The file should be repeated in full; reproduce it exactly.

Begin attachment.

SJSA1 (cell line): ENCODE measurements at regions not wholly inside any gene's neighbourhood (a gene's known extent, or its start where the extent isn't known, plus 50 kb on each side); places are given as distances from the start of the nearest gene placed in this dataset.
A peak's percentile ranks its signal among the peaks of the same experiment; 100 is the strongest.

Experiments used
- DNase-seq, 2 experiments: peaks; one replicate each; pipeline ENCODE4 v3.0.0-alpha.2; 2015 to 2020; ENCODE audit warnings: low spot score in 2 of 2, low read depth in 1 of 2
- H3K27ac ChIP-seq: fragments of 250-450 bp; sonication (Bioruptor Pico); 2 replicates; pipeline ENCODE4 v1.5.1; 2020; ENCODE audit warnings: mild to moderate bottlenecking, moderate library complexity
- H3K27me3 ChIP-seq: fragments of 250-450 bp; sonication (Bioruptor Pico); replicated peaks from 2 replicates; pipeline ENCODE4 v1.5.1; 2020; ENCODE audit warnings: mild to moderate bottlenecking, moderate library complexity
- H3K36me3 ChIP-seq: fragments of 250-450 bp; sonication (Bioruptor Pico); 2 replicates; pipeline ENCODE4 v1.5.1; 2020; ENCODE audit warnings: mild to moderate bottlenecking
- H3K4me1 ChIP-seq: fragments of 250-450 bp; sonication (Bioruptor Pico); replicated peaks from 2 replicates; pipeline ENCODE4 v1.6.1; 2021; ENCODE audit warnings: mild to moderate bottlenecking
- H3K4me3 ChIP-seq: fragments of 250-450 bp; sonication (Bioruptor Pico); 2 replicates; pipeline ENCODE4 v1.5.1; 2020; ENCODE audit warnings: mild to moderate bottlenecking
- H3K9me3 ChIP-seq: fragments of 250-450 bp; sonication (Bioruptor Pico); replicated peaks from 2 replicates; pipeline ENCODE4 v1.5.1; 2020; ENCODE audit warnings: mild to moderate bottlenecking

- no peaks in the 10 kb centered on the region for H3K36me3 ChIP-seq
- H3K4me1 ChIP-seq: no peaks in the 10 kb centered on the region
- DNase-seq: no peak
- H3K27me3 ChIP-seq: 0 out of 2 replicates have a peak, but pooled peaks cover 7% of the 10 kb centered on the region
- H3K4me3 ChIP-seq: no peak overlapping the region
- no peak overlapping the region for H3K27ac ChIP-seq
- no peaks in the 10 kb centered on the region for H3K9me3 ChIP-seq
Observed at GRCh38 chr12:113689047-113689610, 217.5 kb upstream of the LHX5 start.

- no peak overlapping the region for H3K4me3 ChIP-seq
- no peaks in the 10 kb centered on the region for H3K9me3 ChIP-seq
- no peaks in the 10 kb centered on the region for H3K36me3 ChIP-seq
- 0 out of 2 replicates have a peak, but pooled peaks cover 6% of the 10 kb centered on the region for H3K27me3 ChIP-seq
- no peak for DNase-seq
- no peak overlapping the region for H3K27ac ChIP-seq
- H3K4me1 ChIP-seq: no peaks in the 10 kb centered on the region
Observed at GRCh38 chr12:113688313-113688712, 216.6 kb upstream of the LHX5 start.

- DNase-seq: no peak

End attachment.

SJSA1 (cell line): ENCODE measurements at regions not wholly inside any gene's neighbourhood (a gene's known extent, or its start where the extent isn't known, plus 50 kb on each side); places are given as distances from the start of the nearest gene placed in this dataset.
A peak's percentile ranks its signal among the peaks of the same experiment; 100 is the strongest.

Experiments used
- DNase-seq, 2 experiments: peaks; one replicate each; pipeline ENCODE4 v3.0.0-alpha.2; 2015 to 2020; ENCODE audit warnings: low spot score in 2 of 2, low read depth in 1 of 2
- H3K27ac ChIP-seq: fragments of 250-450 bp; sonication (Bioruptor Pico); 2 replicates; pipeline ENCODE4 v1.5.1; 2020; ENCODE audit warnings: mild to moderate bottlenecking, moderate library complexity
- H3K27me3 ChIP-seq: fragments of 250-450 bp; sonication (Bioruptor Pico); replicated peaks from 2 replicates; pipeline ENCODE4 v1.5.1; 2020; ENCODE audit warnings: mild to moderate bottlenecking, moderate library complexity
- H3K36me3 ChIP-seq: fragments of 250-450 bp; sonication (Bioruptor Pico); 2 replicates; pipeline ENCODE4 v1.5.1; 2020; ENCODE audit warnings: mild to moderate bottlenecking
- H3K4me1 ChIP-seq: fragments of 250-450 bp; sonication (Bioruptor Pico); replicated peaks from 2 replicates; pipeline ENCODE4 v1.6.1; 2021; ENCODE audit warnings: mild to moderate bottlenecking
- H3K4me3 ChIP-seq: fragments of 250-450 bp; sonication (Bioruptor Pico); 2 replicates; pipeline ENCODE4 v1.5.1; 2020; ENCODE audit warnings: mild to moderate bottlenecking
- H3K9me3 ChIP-seq: fragments of 250-450 bp; sonication (Bioruptor Pico); replicated peaks from 2 replicates; pipeline ENCODE4 v1.5.1; 2020; ENCODE audit warnings: mild to moderate bottlenecking

- no peaks in the 10 kb centered on the region for H3K36me3 ChIP-seq
- H3K4me1 ChIP-seq: no peaks in the 10 kb centered on the region
- DNase-seq: no peak
- H3K27me3 ChIP-seq: 0 out of 2 replicates have a peak, but pooled peaks cover 7% of the 10 kb centered on the region
- H3K4me3 ChIP-seq: no peak overlapping the region
- no peak overlapping the region for H3K27ac ChIP-seq
- no peaks in the 10 kb centered on the region for H3K9me3 ChIP-seq
Observed at GRCh38 chr12:113689047-113689610, 217.5 kb upstream of the LHX5 start.

- no peak overlapping the region for H3K4me3 ChIP-seq
- no peaks in the 10 kb centered on the region for H3K9me3 ChIP-seq
- no peaks in the 10 kb centered on the region for H3K36me3 ChIP-seq
- 0 out of 2 replicates have a peak, but pooled peaks cover 6% of the 10 kb centered on the region for H3K27me3 ChIP-seq
- no peak for DNase-seq
- no peak overlapping the region for H3K27ac ChIP-seq
- H3K4me1 ChIP-seq: no peaks in the 10 kb centered on the region
Observed at GRCh38 chr12:113688313-113688712, 216.6 kb upstream of the LHX5 start.

- DNase-seq: no peak